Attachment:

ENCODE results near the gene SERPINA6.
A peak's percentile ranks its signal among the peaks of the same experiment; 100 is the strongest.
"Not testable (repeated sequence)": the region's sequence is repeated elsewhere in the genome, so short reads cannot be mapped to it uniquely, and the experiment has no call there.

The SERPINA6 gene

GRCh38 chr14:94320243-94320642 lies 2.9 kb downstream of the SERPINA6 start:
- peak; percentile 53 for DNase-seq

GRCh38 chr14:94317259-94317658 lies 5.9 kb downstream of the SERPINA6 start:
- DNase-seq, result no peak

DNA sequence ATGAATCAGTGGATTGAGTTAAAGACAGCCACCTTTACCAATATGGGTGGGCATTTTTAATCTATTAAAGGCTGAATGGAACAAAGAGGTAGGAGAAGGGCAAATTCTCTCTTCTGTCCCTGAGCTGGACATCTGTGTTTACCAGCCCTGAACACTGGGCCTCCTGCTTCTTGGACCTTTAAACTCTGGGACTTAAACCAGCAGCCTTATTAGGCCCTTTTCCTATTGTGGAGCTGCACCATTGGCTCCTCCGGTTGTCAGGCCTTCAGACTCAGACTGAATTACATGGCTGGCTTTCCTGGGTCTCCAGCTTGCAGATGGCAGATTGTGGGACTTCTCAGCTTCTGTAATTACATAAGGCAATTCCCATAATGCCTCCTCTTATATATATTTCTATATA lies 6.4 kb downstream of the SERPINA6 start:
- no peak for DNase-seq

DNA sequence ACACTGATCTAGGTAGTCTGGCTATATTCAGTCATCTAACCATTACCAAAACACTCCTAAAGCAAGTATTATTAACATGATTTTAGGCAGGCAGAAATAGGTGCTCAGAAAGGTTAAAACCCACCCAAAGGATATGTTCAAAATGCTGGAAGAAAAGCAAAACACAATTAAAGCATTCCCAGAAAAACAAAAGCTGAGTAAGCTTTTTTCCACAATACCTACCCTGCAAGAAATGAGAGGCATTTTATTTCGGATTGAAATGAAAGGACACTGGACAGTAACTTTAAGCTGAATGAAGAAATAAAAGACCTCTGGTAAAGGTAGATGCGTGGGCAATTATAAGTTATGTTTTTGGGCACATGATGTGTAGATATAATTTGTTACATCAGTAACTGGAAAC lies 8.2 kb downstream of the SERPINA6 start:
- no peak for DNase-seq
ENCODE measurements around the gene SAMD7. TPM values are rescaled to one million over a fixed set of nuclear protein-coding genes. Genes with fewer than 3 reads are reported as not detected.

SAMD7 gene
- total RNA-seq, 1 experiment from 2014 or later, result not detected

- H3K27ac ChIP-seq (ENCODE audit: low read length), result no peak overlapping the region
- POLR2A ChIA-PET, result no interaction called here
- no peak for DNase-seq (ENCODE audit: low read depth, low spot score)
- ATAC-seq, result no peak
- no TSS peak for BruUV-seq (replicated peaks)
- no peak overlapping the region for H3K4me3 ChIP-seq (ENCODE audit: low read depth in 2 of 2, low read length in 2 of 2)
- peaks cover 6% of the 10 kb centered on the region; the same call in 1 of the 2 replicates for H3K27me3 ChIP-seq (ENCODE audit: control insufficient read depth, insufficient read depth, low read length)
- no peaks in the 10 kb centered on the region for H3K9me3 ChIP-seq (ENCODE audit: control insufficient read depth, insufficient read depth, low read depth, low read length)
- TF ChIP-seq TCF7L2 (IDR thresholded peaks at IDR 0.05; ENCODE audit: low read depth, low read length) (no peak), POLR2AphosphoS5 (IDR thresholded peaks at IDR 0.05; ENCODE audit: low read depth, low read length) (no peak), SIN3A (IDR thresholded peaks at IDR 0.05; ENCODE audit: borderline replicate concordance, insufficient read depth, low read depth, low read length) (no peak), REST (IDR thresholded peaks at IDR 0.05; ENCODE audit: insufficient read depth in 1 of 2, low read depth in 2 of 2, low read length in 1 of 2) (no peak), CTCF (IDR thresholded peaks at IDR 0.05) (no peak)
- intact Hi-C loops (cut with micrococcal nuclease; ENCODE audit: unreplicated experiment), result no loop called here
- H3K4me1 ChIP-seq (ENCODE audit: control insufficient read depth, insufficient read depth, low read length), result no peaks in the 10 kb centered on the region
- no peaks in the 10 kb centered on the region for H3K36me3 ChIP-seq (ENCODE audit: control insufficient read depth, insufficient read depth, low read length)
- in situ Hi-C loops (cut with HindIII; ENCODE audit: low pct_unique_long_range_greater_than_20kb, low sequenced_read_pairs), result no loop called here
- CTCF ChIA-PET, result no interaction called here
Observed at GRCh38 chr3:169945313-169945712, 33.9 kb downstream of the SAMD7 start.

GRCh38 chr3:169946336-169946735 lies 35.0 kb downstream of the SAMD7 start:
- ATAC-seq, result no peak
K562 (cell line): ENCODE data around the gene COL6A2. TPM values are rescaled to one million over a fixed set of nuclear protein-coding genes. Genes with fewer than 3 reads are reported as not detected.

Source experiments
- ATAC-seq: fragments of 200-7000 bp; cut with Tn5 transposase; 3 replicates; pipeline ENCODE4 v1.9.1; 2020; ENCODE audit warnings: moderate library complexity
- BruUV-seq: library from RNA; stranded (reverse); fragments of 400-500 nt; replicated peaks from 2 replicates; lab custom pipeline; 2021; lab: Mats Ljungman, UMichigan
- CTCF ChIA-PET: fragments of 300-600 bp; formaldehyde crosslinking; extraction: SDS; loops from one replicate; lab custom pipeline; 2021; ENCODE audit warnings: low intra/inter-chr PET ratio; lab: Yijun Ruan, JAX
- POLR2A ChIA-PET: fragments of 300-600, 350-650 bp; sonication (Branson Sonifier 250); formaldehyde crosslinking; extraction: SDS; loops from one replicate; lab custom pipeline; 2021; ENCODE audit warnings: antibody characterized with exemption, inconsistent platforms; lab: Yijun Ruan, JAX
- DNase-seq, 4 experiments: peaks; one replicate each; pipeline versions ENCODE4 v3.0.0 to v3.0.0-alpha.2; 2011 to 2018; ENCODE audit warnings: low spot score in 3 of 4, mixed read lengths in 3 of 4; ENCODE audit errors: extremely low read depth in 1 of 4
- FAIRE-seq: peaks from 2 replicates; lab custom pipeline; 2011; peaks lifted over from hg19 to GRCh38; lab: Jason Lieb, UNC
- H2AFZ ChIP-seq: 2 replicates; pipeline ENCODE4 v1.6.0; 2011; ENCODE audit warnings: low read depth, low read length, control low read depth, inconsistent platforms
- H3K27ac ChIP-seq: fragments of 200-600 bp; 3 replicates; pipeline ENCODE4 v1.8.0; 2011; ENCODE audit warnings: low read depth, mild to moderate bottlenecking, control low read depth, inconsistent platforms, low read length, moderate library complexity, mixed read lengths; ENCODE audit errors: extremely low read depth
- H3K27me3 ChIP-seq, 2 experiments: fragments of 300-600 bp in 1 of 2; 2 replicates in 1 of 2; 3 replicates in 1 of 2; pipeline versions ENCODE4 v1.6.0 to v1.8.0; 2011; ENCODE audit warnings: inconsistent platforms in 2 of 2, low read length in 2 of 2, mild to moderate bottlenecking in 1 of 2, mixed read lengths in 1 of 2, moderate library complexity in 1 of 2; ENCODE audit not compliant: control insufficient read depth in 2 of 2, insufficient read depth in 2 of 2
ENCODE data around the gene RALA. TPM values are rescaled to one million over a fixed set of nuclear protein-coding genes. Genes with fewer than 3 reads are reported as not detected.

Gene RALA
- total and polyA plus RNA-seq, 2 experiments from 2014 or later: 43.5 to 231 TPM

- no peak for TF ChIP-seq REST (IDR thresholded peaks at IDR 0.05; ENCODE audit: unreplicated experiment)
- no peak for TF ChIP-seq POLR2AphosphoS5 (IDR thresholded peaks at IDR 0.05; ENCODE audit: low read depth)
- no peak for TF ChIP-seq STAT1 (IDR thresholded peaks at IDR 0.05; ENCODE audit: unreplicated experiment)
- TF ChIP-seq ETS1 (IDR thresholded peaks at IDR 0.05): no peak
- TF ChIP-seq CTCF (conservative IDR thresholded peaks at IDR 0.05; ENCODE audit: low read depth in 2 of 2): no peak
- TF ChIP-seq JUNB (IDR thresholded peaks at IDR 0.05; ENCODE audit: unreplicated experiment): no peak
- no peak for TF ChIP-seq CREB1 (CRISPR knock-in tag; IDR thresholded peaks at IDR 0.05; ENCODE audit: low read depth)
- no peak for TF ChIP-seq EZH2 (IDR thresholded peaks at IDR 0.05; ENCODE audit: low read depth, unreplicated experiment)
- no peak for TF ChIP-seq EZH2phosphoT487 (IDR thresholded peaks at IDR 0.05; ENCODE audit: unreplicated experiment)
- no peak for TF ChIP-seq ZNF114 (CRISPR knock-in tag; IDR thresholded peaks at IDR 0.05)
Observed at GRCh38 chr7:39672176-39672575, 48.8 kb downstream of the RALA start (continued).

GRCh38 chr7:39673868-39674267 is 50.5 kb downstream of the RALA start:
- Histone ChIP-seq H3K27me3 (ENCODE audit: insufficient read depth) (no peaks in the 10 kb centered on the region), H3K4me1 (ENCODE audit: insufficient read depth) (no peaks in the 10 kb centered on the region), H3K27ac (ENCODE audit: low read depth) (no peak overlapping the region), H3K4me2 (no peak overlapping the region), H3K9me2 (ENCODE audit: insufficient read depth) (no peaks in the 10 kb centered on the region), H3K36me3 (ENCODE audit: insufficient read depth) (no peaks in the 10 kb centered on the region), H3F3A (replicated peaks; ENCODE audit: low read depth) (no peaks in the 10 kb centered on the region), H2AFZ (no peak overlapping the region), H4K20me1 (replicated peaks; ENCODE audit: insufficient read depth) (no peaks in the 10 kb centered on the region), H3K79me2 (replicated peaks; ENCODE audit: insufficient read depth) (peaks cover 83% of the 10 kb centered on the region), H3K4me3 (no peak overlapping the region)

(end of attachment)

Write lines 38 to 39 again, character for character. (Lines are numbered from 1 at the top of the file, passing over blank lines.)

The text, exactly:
- POLR2A ChIA-PET: fragments of 300-600, 350-650 bp; sonication (Branson Sonifier 250); formaldehyde crosslinking; extraction: SDS; loops from one replicate; lab custom pipeline; 2021; ENCODE audit warnings: antibody characterized with exemption, inconsistent platforms; lab: Yijun Ruan, JAX
- DNase-seq, 4 experiments: peaks; one replicate each; pipeline versions ENCODE4 v3.0.0 to v3.0.0-alpha.2; 2011 to 2018; ENCODE audit warnings: low spot score in 3 of 4, mixed read lengths in 3 of 4; ENCODE audit errors: extremely low read depth in 1 of 4